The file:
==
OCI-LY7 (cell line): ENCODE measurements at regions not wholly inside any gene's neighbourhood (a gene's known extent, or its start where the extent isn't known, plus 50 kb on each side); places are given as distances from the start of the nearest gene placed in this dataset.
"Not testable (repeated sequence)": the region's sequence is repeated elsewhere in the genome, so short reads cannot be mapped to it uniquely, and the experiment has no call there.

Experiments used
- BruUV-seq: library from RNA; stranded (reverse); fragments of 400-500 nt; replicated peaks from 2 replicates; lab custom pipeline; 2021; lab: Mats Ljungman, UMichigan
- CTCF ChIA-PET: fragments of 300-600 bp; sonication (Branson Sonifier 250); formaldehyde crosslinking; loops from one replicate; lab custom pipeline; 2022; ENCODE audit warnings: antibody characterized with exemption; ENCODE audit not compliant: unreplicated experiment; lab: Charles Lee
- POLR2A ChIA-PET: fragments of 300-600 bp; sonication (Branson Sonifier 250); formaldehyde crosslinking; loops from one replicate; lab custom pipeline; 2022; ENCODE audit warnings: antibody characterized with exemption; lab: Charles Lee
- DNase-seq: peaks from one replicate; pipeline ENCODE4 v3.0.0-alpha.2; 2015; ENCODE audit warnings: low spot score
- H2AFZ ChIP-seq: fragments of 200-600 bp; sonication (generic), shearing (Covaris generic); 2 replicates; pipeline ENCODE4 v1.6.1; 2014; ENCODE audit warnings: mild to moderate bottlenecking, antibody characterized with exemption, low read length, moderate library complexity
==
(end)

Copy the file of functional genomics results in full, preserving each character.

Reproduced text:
OCI-LY7 (cell line): ENCODE measurements at regions not wholly inside any gene's neighbourhood (a gene's known extent, or its start where the extent isn't known, plus 50 kb on each side); places are given as distances from the start of the nearest gene placed in this dataset.
"Not testable (repeated sequence)": the region's sequence is repeated elsewhere in the genome, so short reads cannot be mapped to it uniquely, and the experiment has no call there.

Experiments used
- BruUV-seq: library from RNA; stranded (reverse); fragments of 400-500 nt; replicated peaks from 2 replicates; lab custom pipeline; 2021; lab: Mats Ljungman, UMichigan
- CTCF ChIA-PET: fragments of 300-600 bp; sonication (Branson Sonifier 250); formaldehyde crosslinking; loops from one replicate; lab custom pipeline; 2022; ENCODE audit warnings: antibody characterized with exemption; ENCODE audit not compliant: unreplicated experiment; lab: Charles Lee
- POLR2A ChIA-PET: fragments of 300-600 bp; sonication (Branson Sonifier 250); formaldehyde crosslinking; loops from one replicate; lab custom pipeline; 2022; ENCODE audit warnings: antibody characterized with exemption; lab: Charles Lee
- DNase-seq: peaks from one replicate; pipeline ENCODE4 v3.0.0-alpha.2; 2015; ENCODE audit warnings: low spot score
- H2AFZ ChIP-seq: fragments of 200-600 bp; sonication (generic), shearing (Covaris generic); 2 replicates; pipeline ENCODE4 v1.6.1; 2014; ENCODE audit warnings: mild to moderate bottlenecking, antibody characterized with exemption, low read length, moderate library complexity